My largest poster yet

Stoneleigh Fun Day banner

I have always enjoyed creating posters for events and elections. Last week I was lucky enough to create my largest poster yet – a whopping 4 metre long by 1 meter high banner advertising the forthcoming Fun Day in Stoneleigh. We printed three to display in various locations around Stoneleigh.

The banners were very high quality PVC with decent metal rings built in to ensure secure attachment. I simply supplied a little PDF file and they blew it up beautifully with great vibrant colours.

Reveware flexible bluetooth keyboard works with Nokia N8

I have just purchased a Reveware flexible Bluetooth keyboard for use with my Nokia N8 and forthcoming iPad2. I had real trouble locating a driver to make it work with my Nokia N8 and then discovered that I don’t actually need one. I simply paired it through the Bluetooth menu on my Nokia N8, set a four digit key, which I then typed on the keyboard, and it worked perfectly.

The keyboard is great for touch typing (I have been known to reach 90 words per minute), but there are three niggles:

  1. It is very fiddly to turn the thing on and off.
  2. It is not entirely obvious whether the thing is on or off: when turning the keyboard on, the red ‘low battery’ light momentarily illumninates, but there is no feedback when turning it off. The battery is supposed to last a week before needing to be recharged, so perhaps this isn’t a big problem. It certainly hasn’t make me regret my purchase.
  3. It is not a proper UK keyboard, although it does have a pound (£) sign over the number 4 instead of the number 3. Unfortunately the only way to get the pound sign to work is to set the keyboard to UK in the Nokia N8, but this means that some of the keys don’t map correctly (e.g. you have to press shift-3 to get ‘£’ instead of shift-4 which is what the keyboard shows, and there is no way that I have discovered to enter hash ‘#’).

However, the keyboard is very light, waterproof and can be rolled up, making it highly portable. In my opinion, these factors outweigh the niggles.

Health, Safety and Dressing Gowns

521304_32802075smallMy wife Natalie returned from a shopping trip to Kingston today and reported that Marks & Spencer no longer sell full length dressing gowns.

This is for health and safety reasons following complaints from customers who have tripped on the ends of their dressing gowns and hurt themselves.

From the heart of the machine

Waiting on the tracks for a train

I travel by train to work and am daily regaled with automated announcements while waiting at the platform, particularly at Clapham Junction. These announcements are rather good, and cleverly seem to be on a separate system to the display boards, so that if one fails, the other will continue to function. Normally the announcements consist of something like

The train on Platform 13 is the Brighton service, calling at East Croydon, Gatwick Airport, some other place or other and Brighton.

in an extremely realistic voice, presumably by an actor who must have spent several weeks reading out the names of stations and numbers and pieces of sentences to be joined together later by computer prior to announcement.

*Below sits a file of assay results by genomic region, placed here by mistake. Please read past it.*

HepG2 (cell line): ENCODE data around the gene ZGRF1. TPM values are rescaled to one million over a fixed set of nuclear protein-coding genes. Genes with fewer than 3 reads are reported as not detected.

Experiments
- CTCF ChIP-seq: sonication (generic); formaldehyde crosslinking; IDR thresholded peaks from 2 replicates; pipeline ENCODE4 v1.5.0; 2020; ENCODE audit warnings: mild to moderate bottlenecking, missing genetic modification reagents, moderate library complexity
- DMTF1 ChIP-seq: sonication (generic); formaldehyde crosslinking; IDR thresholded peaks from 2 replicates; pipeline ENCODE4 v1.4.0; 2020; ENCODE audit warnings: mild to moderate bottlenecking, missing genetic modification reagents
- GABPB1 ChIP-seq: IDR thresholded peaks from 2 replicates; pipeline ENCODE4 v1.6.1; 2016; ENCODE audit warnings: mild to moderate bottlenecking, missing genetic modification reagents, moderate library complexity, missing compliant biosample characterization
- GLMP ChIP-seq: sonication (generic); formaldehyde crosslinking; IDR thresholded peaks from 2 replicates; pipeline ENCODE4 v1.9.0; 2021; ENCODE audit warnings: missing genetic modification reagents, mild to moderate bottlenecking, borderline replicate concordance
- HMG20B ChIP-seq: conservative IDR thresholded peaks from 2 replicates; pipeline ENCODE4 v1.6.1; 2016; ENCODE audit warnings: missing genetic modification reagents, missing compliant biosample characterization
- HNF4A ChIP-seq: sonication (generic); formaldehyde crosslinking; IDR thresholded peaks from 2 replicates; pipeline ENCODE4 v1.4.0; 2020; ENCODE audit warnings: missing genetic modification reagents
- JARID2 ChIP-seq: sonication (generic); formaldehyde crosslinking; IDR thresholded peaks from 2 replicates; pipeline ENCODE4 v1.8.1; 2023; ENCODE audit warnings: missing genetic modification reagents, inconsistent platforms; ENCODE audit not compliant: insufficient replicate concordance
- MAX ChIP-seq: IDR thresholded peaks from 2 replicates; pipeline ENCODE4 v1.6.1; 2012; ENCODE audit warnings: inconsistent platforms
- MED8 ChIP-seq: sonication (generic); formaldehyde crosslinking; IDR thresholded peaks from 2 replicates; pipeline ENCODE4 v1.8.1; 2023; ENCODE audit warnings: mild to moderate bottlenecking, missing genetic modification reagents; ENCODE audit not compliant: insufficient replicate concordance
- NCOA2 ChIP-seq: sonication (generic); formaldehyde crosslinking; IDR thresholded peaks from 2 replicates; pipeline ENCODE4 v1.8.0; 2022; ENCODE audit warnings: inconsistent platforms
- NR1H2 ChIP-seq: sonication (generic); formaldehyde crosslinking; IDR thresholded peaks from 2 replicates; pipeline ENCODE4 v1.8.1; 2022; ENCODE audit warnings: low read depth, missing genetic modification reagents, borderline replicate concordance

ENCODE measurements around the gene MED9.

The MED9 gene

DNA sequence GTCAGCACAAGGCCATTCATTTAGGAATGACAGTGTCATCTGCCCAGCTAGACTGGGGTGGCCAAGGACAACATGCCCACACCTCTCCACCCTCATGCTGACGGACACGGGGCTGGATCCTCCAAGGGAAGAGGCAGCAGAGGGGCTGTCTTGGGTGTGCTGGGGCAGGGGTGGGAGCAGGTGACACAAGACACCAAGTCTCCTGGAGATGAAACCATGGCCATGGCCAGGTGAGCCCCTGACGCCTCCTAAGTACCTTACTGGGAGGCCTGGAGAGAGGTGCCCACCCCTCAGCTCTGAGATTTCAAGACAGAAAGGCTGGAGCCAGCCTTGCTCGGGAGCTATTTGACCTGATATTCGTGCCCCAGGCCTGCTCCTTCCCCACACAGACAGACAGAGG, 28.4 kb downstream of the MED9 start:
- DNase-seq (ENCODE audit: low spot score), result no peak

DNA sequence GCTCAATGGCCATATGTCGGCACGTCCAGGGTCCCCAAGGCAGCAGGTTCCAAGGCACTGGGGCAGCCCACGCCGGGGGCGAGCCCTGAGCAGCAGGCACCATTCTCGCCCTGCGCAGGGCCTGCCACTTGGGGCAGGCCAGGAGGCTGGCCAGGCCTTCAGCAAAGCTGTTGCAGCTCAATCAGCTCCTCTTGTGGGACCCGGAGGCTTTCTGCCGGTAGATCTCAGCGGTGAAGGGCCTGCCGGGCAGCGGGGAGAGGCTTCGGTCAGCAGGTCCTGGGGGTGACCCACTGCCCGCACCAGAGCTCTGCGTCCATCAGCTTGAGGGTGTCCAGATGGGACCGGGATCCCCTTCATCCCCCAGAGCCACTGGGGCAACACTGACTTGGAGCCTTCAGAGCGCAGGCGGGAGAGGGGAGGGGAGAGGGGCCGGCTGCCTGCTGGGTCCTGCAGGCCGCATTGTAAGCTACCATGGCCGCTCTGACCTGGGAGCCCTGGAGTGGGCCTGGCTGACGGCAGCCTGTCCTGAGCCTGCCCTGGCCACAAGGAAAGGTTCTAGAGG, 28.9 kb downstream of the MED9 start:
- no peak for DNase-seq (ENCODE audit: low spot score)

What tickles me is when there is a delay and the voice says something like

The train on platform 13 is the delayed 7:23 service to Brighton. I apologise for the late running of this service.

How can a machine apologise? It feels no remorse at all that my journey has been delayed and so the apology is meaningless. Now, if the announcement passed on the apology from the train company, or the driver or something, that would be different.

So today I was doubly puzzled while waiting at Epsom station for a train to Ashtead and I heard the announcement say

I wish you a Merry Christmas.

Note, it didn’t say “The staff and management of South West Trains wish you a Merry Christmas”, or simply “We wish you a Merry Christmas”, but “I wish you a Merry Christmas”.

To me, this is just as meaningless as an apology for a late-running train. The machine isn’t passing on the expression of a human feeling (“sorry” or “Merry Christmas”), but is attempting to express it directly itself. Surely that just doesn’t make sense.

So, in the spirit of automated announcements, this blog wishes you a Merry Christmas and apologises for being the cause of any delay while you read this drivel instead of getting on with something interesting and fun.

Carlsberg…probably the oddest direct marketing in the world

In my capacity as Treasurer of my rugby club I have just received a letter from Jeremy Best of Carlsberg UK, who writes

We are passionate about the game; in fact I play it and would like nothing less than to help grow your business for the future.

He would like “nothing less”? That suggests there is a vast swathe of things he’d rather do more.

William H. Rogers 18 Feburary 1914 – 26 July 2008

My grandfather passed away this morning, aged 94. One of his proudest achievements was the construction of 20 Fenchurch Street in the City of London, of which he was the architect. The building was occupied by Kleinwort Benson from 1968 to 2006. It is somehow poignant that his life has come to an end at the same time as his building is in the final stages of being demolished.

I walked past the spot last week and stopped to gaze at the progress of demolition.  Because of the nature of its construction, they are having to dismantle the building floor by floor from the bottom up, with a gigantic steel structure in place to keep the whole thing supported.

20 Fenchurch Street is destined to become the site of the new landmark skyscraper known as the Walkie Talkie.